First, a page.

“I think the act of reading imbues the reader with a sensitivity toward the outside world that people who don’t read can sometimes lack. I know it seems like a contradiction in terms; after all reading is such a solitary, internalizing act that it appears to represent a disengagement from day-to-day life. But reading, and particularly the reading of fiction, encourages us to view the world in new and challenging ways…It allows us to inhabit the consciousness of another which is a precursor to empathy, and empathy is, for me, one of the marks of a decent human being.”
This book follows the story of a young boy named David who lives in England. After his sick mother passes away, he starts immersing himself in tons of books, just to escape his sadness and pain. His love of books has become an obsession. His books now can actually talk and argue with each other, and he can make them go quiet if he is about to read. However, every time he sleeps at night, he dreams of another world, where there’s a kingdom surrounded by huge trees and flowers. One day, he finds the passageway to this world in the sunken garden, and he arrives in the imaginary land. The problem is that the passageway to the real world is now gone, and he has to defeat ‘The Crocked Man’ and find a book called ‘The Book Of Lost Things’ so he can go back home.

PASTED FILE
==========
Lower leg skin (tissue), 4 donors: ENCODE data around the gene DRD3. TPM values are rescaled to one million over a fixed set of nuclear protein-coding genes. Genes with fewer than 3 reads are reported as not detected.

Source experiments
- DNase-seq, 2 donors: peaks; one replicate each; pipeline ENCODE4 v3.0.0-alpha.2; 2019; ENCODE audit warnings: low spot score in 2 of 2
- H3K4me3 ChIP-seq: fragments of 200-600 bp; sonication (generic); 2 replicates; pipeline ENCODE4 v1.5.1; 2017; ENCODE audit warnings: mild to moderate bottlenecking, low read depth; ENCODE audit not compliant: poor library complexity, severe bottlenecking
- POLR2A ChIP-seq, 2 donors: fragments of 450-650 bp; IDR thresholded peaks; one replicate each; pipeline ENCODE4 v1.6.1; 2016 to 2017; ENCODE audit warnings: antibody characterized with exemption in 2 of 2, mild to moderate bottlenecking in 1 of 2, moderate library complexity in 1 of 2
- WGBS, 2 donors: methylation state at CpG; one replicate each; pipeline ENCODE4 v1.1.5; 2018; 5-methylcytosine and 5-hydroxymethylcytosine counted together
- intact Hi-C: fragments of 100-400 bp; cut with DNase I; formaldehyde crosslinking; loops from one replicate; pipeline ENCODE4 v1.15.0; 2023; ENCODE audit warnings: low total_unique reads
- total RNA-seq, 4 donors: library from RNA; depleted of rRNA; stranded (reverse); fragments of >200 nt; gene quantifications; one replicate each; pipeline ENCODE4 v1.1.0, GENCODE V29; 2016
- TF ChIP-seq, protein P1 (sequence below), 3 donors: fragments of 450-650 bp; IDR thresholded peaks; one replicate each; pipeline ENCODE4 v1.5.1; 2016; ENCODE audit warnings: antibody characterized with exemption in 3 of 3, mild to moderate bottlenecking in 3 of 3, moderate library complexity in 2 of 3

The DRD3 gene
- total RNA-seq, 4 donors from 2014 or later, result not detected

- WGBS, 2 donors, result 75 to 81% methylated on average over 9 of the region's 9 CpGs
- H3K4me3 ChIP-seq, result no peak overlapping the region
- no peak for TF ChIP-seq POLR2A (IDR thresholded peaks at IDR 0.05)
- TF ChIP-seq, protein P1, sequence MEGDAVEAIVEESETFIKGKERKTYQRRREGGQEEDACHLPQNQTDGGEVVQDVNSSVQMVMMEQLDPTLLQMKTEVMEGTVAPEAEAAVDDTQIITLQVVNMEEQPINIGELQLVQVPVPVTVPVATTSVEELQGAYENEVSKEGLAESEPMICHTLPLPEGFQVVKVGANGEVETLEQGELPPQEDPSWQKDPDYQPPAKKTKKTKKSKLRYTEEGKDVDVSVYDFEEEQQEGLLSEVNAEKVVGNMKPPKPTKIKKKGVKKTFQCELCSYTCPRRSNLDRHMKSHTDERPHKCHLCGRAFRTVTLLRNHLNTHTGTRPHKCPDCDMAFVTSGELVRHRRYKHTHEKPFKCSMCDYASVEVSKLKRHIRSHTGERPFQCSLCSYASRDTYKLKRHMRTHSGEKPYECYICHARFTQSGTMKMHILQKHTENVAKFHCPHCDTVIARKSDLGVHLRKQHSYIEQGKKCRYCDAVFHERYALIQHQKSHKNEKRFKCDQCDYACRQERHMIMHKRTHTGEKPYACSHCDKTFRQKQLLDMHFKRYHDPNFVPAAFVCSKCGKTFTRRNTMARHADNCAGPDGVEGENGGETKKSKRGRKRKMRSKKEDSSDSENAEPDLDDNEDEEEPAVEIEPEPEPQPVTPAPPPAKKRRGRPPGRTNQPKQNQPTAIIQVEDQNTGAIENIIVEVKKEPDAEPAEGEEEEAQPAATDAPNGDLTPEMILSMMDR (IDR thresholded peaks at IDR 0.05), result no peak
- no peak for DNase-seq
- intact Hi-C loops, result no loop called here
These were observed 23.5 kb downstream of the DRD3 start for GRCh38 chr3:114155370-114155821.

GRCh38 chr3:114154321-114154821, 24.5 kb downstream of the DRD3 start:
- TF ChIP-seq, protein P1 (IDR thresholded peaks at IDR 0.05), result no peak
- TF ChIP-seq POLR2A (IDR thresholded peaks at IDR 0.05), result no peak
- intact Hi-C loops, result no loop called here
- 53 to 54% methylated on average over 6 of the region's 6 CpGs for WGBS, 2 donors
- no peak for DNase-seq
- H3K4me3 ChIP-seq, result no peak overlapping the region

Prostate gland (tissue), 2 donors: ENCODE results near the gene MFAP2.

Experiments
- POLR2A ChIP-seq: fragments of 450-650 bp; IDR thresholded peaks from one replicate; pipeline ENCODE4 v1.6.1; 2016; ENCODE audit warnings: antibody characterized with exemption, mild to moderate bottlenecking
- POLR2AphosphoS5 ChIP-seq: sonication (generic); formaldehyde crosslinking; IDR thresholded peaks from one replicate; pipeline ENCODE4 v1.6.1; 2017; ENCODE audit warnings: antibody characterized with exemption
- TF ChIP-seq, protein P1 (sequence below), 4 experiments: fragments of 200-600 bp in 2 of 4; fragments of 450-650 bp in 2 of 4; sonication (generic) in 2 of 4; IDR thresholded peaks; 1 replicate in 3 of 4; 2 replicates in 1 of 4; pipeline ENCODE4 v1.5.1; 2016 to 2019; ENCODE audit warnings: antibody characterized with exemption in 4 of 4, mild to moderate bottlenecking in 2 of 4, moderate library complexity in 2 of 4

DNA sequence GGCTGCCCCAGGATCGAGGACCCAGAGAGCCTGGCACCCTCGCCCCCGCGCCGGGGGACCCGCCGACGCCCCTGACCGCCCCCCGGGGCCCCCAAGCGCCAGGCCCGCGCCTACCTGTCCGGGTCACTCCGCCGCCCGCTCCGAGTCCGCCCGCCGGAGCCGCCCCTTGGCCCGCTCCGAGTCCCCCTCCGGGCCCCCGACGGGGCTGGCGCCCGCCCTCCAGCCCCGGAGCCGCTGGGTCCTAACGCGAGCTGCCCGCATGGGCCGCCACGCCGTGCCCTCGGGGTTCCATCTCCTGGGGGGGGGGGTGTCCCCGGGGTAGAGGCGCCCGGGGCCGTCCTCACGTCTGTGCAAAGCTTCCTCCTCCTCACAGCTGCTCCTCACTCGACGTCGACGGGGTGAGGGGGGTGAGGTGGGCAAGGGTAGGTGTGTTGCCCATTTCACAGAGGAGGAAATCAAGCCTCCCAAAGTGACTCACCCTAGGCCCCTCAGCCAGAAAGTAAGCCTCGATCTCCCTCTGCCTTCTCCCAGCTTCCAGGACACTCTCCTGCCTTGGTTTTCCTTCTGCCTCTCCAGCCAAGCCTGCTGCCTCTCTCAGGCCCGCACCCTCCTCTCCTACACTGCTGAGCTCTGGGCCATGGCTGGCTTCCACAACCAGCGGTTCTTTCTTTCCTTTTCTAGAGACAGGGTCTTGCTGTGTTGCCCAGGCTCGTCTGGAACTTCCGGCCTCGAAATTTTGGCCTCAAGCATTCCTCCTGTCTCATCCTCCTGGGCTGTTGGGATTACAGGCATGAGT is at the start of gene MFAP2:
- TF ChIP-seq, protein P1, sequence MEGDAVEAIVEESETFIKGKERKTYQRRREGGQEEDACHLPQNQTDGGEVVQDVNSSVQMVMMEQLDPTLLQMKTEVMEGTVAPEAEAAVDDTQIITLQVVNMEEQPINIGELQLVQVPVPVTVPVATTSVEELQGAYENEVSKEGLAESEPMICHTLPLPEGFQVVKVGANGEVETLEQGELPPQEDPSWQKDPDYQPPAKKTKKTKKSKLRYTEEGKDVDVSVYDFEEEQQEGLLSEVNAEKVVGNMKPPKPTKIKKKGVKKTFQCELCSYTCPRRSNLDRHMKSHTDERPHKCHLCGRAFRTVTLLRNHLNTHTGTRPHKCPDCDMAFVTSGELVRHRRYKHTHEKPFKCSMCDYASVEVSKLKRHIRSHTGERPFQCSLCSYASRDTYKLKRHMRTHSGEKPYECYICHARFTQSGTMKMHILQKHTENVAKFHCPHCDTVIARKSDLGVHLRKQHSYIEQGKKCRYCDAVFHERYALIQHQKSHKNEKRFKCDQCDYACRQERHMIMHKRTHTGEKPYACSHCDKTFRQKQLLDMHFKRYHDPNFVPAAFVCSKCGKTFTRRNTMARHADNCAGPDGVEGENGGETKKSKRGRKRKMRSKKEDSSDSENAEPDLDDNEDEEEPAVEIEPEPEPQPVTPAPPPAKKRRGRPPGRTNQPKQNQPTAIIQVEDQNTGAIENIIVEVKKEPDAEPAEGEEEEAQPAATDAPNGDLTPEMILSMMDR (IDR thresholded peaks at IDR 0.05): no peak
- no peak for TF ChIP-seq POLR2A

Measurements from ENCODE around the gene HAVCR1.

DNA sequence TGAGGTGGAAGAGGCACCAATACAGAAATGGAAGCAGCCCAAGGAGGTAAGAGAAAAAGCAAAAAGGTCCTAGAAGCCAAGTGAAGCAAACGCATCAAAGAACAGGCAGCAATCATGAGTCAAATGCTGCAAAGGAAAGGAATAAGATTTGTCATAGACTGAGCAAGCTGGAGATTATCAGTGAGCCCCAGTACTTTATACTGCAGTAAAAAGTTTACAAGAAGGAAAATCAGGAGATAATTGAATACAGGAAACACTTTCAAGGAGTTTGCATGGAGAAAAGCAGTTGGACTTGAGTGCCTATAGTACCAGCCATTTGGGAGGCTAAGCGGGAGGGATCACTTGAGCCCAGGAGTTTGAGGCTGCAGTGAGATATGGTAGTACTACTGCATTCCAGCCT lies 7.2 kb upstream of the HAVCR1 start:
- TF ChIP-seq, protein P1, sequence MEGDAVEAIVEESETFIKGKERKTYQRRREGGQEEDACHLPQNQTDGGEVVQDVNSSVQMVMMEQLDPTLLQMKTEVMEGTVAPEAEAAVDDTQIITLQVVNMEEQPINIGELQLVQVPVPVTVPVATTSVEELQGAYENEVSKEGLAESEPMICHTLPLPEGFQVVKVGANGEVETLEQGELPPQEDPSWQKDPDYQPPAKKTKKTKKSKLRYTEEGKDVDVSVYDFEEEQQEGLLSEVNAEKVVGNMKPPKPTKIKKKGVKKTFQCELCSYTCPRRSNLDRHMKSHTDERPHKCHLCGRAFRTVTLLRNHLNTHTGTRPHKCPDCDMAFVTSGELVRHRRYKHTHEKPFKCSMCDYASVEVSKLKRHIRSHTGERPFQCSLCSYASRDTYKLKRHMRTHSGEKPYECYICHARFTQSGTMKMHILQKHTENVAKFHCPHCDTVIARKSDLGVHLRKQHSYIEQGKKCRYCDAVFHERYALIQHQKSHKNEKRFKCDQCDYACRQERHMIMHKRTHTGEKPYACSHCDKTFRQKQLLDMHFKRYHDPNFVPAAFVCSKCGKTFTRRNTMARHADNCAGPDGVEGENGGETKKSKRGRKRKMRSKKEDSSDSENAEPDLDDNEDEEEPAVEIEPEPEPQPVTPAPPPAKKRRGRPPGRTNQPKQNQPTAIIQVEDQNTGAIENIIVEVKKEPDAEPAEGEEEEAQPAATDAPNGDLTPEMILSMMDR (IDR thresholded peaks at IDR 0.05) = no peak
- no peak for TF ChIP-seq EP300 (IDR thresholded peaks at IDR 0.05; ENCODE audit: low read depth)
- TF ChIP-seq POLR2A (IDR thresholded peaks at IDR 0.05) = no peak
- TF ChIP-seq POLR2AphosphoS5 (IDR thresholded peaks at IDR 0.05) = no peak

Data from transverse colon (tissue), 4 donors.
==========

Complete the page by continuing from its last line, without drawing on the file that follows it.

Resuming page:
I find the story so intriguing, fascinating, full of magic, and strong imagery. It’s not a typical fairytale, it may seem like that from the beginning, but when you reach the half of it, things start to get extremely dark, twisted, and creepy. If you’re into fantasy stories and fairytales, then you’ll definitely fall in love with this book.